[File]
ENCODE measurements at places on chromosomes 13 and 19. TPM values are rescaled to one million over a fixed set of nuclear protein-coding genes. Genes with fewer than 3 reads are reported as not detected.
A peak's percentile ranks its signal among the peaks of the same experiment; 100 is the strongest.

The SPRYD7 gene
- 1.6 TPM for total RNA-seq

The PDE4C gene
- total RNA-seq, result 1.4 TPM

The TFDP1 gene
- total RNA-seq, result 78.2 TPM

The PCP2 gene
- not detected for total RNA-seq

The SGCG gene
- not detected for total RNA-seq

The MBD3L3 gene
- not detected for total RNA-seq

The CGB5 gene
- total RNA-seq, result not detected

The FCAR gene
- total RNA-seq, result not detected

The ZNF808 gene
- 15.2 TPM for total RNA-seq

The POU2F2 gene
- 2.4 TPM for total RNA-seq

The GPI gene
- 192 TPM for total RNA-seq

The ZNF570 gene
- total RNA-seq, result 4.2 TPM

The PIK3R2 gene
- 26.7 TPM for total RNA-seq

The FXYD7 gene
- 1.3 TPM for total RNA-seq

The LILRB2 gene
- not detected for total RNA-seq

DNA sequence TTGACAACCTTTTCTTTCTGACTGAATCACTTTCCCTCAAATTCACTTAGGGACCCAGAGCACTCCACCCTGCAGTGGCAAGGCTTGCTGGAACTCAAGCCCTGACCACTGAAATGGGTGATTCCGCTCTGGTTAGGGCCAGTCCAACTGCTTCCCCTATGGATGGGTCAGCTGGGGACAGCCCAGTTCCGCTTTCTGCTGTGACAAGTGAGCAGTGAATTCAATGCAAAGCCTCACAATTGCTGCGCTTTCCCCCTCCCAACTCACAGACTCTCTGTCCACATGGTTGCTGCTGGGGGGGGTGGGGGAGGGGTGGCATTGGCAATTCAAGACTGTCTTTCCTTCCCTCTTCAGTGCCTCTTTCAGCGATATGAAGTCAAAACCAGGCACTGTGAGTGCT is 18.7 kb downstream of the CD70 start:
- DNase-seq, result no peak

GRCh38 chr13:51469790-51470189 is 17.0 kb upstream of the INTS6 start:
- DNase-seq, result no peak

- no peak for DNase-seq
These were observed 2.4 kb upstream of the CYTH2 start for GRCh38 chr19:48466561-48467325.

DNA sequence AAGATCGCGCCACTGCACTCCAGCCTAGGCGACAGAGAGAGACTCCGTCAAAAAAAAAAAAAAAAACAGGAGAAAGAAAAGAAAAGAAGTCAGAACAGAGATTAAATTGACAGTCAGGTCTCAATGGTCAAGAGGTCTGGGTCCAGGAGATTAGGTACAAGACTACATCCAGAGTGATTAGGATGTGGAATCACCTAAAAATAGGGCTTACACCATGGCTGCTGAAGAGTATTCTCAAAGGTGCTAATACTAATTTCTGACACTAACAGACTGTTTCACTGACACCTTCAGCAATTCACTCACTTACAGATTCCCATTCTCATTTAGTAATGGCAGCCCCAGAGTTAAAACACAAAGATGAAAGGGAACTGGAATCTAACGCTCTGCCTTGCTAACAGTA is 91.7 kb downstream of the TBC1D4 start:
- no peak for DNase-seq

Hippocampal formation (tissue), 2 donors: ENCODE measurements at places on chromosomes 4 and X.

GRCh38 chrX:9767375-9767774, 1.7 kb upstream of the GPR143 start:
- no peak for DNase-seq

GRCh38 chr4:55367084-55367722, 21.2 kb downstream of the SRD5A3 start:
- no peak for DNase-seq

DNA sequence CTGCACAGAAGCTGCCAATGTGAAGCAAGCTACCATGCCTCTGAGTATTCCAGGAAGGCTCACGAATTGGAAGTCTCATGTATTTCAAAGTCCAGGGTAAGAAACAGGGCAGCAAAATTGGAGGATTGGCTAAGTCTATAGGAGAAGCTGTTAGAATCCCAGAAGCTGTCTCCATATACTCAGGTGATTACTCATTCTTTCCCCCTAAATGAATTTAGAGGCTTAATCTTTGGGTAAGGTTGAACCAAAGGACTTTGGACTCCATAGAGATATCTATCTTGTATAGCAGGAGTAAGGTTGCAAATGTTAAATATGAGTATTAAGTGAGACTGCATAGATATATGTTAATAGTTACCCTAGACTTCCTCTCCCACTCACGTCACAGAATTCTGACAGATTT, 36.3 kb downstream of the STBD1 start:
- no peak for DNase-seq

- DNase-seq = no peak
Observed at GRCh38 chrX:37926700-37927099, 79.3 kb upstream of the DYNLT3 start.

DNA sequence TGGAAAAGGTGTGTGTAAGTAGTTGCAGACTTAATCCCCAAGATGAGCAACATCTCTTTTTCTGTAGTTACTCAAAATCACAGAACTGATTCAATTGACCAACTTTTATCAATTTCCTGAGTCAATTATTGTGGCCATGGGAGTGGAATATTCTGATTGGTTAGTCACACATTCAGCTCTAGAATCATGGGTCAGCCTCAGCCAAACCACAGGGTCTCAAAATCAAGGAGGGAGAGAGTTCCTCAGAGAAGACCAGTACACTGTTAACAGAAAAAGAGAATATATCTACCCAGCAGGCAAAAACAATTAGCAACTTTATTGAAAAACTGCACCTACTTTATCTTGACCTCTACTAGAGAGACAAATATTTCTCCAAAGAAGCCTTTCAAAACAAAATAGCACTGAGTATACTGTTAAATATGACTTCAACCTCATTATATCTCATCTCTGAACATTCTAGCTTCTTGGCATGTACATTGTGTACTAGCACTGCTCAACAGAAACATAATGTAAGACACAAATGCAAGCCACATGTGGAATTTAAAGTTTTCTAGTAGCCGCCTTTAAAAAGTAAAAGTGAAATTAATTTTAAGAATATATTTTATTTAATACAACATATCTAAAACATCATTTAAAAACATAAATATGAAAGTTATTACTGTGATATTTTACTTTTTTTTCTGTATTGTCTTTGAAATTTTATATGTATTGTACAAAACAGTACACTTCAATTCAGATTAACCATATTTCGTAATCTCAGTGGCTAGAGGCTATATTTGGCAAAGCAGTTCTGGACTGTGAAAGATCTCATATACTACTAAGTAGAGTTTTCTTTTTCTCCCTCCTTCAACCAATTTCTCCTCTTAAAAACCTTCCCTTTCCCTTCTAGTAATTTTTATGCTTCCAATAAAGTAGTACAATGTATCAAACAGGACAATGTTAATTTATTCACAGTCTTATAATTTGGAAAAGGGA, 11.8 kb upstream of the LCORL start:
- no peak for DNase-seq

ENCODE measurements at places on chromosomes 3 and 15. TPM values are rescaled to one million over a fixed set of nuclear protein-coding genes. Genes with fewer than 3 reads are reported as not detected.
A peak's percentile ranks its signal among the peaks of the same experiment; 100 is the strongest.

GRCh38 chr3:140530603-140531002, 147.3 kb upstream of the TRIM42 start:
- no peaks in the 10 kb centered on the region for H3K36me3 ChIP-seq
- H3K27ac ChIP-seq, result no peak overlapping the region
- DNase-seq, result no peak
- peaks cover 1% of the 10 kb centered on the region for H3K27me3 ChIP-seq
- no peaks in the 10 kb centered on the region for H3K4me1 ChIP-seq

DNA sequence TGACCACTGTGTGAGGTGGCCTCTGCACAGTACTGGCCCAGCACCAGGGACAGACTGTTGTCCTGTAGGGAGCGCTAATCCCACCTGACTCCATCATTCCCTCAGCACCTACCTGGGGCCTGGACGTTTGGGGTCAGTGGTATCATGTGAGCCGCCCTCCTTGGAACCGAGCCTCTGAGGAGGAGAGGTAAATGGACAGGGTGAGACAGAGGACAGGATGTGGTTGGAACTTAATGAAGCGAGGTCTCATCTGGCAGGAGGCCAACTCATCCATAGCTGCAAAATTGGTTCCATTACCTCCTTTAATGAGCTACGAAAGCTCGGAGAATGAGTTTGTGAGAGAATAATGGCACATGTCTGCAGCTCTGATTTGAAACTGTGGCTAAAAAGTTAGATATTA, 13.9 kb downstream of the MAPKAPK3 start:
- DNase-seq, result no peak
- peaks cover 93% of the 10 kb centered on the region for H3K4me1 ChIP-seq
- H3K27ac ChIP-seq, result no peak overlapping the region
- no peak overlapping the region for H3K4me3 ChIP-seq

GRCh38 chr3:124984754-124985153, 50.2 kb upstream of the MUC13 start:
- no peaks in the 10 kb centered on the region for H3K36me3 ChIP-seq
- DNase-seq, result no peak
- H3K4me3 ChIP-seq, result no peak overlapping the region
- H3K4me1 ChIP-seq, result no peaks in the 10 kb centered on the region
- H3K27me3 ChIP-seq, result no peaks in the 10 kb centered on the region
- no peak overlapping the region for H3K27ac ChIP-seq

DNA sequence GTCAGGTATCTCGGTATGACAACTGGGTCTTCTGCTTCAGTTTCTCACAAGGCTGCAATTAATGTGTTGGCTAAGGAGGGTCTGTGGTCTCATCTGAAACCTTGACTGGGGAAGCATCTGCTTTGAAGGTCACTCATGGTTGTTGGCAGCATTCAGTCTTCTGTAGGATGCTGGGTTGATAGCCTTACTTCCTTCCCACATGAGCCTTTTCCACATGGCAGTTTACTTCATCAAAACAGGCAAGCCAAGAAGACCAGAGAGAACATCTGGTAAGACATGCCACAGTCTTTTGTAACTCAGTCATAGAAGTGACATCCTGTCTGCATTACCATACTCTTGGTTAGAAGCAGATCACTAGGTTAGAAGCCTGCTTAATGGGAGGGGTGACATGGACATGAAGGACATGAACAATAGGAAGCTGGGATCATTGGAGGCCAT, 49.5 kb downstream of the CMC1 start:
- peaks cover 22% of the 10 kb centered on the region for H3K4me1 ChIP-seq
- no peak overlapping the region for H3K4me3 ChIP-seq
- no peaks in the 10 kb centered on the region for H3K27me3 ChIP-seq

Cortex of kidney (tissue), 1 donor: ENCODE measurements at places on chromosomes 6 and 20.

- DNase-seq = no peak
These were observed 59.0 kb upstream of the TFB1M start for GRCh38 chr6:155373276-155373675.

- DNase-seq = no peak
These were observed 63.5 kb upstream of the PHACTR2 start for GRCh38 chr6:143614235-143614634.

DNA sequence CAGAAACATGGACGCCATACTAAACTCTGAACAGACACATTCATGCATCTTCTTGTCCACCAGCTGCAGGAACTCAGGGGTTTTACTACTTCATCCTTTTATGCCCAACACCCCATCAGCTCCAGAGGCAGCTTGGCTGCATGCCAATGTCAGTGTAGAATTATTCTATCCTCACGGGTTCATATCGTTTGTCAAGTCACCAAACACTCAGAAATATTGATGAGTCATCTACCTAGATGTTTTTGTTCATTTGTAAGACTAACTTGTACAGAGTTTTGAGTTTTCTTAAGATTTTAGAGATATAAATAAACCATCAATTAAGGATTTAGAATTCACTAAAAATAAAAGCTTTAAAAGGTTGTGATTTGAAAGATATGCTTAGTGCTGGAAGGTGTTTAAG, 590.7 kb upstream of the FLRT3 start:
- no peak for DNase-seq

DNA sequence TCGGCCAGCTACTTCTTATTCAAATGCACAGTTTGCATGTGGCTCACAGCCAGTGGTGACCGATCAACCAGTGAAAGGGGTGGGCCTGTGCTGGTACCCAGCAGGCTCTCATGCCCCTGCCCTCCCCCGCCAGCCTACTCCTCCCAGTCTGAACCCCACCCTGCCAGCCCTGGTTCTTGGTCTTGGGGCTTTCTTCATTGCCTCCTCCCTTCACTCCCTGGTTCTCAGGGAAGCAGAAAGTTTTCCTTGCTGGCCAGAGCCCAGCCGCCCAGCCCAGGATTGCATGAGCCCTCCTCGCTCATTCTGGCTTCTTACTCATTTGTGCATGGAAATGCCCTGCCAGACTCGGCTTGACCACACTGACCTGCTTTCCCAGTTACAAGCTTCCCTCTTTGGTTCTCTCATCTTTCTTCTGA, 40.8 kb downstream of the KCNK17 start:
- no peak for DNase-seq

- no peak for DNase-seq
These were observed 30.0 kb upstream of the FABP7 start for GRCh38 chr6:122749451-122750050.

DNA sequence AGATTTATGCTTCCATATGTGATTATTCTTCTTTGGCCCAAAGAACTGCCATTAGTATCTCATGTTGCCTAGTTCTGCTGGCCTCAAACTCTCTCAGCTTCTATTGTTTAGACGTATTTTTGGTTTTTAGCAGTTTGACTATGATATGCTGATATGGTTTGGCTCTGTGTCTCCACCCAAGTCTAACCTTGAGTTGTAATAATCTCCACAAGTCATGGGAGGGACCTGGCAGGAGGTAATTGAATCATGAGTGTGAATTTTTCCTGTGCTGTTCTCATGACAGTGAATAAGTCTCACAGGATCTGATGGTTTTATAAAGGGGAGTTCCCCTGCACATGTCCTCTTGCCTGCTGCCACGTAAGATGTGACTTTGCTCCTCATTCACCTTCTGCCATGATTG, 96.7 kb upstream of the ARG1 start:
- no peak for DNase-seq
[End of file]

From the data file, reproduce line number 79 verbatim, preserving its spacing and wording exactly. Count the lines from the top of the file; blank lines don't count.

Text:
- DNase-seq = no peak